Between Light And Shadows — Making Something Visible That Might Otherwise Be Invisible   6 comments

"Morning Sun" Painting by Edward Hopper

“Morning Sun” Painting by Edward Hopper

Life and art are defined by what lies between light and shadows. In Holland Cotter’s April 30, 2007 article in the New York Times, he wrote “A certain slant of light was Edward Hopper’s thing. And he made it our thing, hard-wired it into our American brains:”

Every since seeing Edward Hopper’s, “Nighthawks” at the Art Institute of Chicago, as a young man, I have been seduced by his work — not because he hard-wired my brain, but because of the human ability to distinguish between an object and its background. It is the contrast between light and shadows that catches the eye, which is why Hopper’s work is so seductive — it the essence of the “Hopper Effect: the impression of everyday life touched with secular sanctity. “

Poet L.E. Sissman was so captivated by Hopper’s work that he wrote “American Light: A Hopper Retrospective”. Written in five parts, the first part subtitled, “Hopper”.

A man, a plan, a spandrel touched with fire,
A morning-tinted cornice, a lit spire,
A clapboard gable beetled with the brow-
Shadows of lintels, a glazed vacancy
In shut-up shopfronts, an ineffably
Beautiful emptiness of sunlight in
Bare rooms of which he was the sole inhabitant:
The morning and the evening of his life
Rotated, a lone sun, about the plinth
On which he stood in granite, limned by light
That lasted on day long and then went out.

Edward Hopper's "Nighthawks"

Edward Hopper’s “Nighthawks”

Yes, it’s all about what falls between the light and the shadows, as Joyce Carol Oats writes on Hopper’s “Nighthawks” in Transforming Vision – Writers on Art:

The three men are fully clothed, long sleeves,
even hats, though it’s indoors, and brightly lit,
and there’s a women. The woman is wearing
a short-sleeved red dress cut to expose her arms,
a curve of her creamy chest; she’s contemplating
a cigarette in her right hand, thinking that
her companion has finally left his wife but
can she trust him? Her heavy-lidded eyes,
pouty lipsticked mouth, she has the redhead’s
true pallor like skill milk, damned good-looking
and she guesses she knows it but what exactly
has it gotten her so far, and where? — he’ll start
to feel guilty in a few days, she knows
the signs, an actual smell, sweaty, rancid, like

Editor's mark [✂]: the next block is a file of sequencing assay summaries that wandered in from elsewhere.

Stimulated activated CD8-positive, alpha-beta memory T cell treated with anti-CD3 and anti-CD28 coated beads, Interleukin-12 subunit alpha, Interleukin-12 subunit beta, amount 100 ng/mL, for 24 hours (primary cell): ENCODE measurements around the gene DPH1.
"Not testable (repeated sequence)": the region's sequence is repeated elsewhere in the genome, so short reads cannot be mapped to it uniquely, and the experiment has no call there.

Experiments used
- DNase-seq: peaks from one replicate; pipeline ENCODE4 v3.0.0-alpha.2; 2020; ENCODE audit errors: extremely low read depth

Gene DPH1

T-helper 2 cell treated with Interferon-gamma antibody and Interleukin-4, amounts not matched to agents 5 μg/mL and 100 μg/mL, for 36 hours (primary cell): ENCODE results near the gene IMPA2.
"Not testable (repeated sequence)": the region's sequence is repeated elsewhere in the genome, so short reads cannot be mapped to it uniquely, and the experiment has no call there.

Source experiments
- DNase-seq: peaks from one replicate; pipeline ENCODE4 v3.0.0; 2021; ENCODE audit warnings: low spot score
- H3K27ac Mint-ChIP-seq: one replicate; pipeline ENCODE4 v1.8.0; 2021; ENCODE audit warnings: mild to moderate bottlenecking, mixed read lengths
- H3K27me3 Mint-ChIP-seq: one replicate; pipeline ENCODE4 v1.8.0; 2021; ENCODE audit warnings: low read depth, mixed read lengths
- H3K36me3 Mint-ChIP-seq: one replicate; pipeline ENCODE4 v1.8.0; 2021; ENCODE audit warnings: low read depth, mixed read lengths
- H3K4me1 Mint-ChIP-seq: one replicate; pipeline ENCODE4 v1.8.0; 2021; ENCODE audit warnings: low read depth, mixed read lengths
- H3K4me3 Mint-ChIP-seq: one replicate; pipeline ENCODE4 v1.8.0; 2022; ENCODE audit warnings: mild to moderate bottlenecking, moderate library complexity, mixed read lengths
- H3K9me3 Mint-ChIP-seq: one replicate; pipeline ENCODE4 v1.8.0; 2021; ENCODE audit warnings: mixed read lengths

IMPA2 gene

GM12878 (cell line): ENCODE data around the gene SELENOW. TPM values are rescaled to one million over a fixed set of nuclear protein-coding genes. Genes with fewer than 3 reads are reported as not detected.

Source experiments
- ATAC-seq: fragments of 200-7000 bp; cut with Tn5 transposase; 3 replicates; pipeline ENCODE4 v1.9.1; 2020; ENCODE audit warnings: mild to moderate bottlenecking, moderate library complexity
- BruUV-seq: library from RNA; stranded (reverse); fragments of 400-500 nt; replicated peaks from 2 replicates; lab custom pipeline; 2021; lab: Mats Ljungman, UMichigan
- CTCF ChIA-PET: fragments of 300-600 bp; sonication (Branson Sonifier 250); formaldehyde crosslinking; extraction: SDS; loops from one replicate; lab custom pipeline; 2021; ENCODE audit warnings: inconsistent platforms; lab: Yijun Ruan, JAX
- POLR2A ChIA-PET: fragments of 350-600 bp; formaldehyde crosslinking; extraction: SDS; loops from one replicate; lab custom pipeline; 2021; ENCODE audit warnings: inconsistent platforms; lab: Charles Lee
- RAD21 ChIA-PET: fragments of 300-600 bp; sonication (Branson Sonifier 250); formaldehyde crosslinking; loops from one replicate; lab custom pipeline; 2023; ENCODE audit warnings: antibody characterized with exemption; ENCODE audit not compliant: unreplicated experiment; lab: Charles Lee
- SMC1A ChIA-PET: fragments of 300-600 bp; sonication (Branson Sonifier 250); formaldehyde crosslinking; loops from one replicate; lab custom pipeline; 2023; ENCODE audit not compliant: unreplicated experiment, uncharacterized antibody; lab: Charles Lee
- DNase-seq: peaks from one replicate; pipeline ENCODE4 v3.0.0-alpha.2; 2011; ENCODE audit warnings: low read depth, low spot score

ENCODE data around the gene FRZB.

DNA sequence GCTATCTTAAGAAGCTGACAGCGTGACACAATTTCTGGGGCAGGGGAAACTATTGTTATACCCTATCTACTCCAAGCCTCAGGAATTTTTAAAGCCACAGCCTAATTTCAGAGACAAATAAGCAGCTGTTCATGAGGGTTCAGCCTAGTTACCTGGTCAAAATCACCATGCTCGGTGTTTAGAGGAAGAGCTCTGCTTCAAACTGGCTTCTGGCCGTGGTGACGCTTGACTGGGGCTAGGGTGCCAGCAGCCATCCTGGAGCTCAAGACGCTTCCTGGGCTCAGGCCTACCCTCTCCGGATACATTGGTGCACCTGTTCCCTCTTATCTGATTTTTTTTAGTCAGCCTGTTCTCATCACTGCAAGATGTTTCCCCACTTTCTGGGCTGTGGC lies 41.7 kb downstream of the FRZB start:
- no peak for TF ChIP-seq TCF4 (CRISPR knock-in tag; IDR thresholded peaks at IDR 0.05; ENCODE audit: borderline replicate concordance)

dirty socks; he’ll slip away to make telephone calls. . .

“. . . People the vacuum with American light.” — the last line in T.S. Sissman’s poem on Edward Hopper.

“There is a fifth dimension beyond that which is known to man. It is a dimension as vast as space and as timeless as infinity. It is the middle ground between light and shadow, between science and superstition, and it lies between the pit of man’s fears and the summit of his knowledge…” — Rod Serling, Twilight Zone.

I feel that in the images I capture, I’m always trying to capture that middle ground between light and shadow — maybe Edward Hopper was too.

Some may think of the space between light and the shadow as the twilight zone, I think of it as what the Spanish poet Federico García Lorca called duende, which as Edward Hirsch has put it, “. . . it makes something visible that might otherwise be invisible, that has been swimming under the surface all along.”

kenne

Desert Fall ShadowsBetween Light and Shadows — Image by kenne

 

6 responses to “Between Light And Shadows — Making Something Visible That Might Otherwise Be Invisible

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  1. Very interesting blog.Thank you so much for stopping by and liking my post.Wishing you all the best.jalal

    Like

  2. the paintings are wonderful
    and the words filled between the light of shadows to me…
    but your image is absolutely stunning
    silhouettes dancing within fire….and the music plays on….
    Beautiful..Thank you for sharing
    Take Care….You Matter…
    )0(
    maryrose

    Like

    LadyBlueRose's Thoughts Into Words
  3. Hopper is one of my faves for his certain slant of light, also Emily Dickinsn

    Like

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